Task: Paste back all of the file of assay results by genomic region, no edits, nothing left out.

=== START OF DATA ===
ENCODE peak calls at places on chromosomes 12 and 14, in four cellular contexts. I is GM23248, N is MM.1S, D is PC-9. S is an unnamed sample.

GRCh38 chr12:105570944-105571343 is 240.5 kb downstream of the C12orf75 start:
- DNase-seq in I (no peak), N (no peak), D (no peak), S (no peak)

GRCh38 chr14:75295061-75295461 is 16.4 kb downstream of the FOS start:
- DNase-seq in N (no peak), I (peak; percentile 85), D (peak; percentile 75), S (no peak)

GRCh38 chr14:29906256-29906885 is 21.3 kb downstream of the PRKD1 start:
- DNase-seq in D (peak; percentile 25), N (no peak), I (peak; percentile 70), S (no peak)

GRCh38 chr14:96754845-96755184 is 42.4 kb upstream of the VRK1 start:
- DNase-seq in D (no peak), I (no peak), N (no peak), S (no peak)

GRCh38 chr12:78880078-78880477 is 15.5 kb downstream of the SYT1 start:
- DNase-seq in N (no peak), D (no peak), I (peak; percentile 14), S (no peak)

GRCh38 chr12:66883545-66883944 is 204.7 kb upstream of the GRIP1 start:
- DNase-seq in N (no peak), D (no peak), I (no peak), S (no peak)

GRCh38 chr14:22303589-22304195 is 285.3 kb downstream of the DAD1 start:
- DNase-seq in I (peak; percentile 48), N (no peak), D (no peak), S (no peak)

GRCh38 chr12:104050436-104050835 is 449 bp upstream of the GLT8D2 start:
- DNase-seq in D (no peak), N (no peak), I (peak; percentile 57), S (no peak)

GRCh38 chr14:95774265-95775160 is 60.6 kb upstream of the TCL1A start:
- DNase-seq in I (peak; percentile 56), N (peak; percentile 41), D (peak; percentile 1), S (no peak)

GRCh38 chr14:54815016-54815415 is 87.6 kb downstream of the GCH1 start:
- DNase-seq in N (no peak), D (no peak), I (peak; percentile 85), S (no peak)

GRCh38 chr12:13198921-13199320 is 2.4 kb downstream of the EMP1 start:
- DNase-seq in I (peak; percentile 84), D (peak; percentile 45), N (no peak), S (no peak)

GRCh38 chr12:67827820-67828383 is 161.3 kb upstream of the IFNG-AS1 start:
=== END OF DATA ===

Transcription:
ENCODE peak calls at places on chromosomes 12 and 14, in four cellular contexts. I is GM23248, N is MM.1S, D is PC-9. S is an unnamed sample.

GRCh38 chr12:105570944-105571343 is 240.5 kb downstream of the C12orf75 start:
- DNase-seq in I (no peak), N (no peak), D (no peak), S (no peak)

GRCh38 chr14:75295061-75295461 is 16.4 kb downstream of the FOS start:
- DNase-seq in N (no peak), I (peak; percentile 85), D (peak; percentile 75), S (no peak)

GRCh38 chr14:29906256-29906885 is 21.3 kb downstream of the PRKD1 start:
- DNase-seq in D (peak; percentile 25), N (no peak), I (peak; percentile 70), S (no peak)

GRCh38 chr14:96754845-96755184 is 42.4 kb upstream of the VRK1 start:
- DNase-seq in D (no peak), I (no peak), N (no peak), S (no peak)

GRCh38 chr12:78880078-78880477 is 15.5 kb downstream of the SYT1 start:
- DNase-seq in N (no peak), D (no peak), I (peak; percentile 14), S (no peak)

GRCh38 chr12:66883545-66883944 is 204.7 kb upstream of the GRIP1 start:
- DNase-seq in N (no peak), D (no peak), I (no peak), S (no peak)

GRCh38 chr14:22303589-22304195 is 285.3 kb downstream of the DAD1 start:
- DNase-seq in I (peak; percentile 48), N (no peak), D (no peak), S (no peak)

GRCh38 chr12:104050436-104050835 is 449 bp upstream of the GLT8D2 start:
- DNase-seq in D (no peak), N (no peak), I (peak; percentile 57), S (no peak)

GRCh38 chr14:95774265-95775160 is 60.6 kb upstream of the TCL1A start:
- DNase-seq in I (peak; percentile 56), N (peak; percentile 41), D (peak; percentile 1), S (no peak)

GRCh38 chr14:54815016-54815415 is 87.6 kb downstream of the GCH1 start:
- DNase-seq in N (no peak), D (no peak), I (peak; percentile 85), S (no peak)

GRCh38 chr12:13198921-13199320 is 2.4 kb downstream of the EMP1 start:
- DNase-seq in I (peak; percentile 84), D (peak; percentile 45), N (no peak), S (no peak)

GRCh38 chr12:67827820-67828383 is 161.3 kb upstream of the IFNG-AS1 start: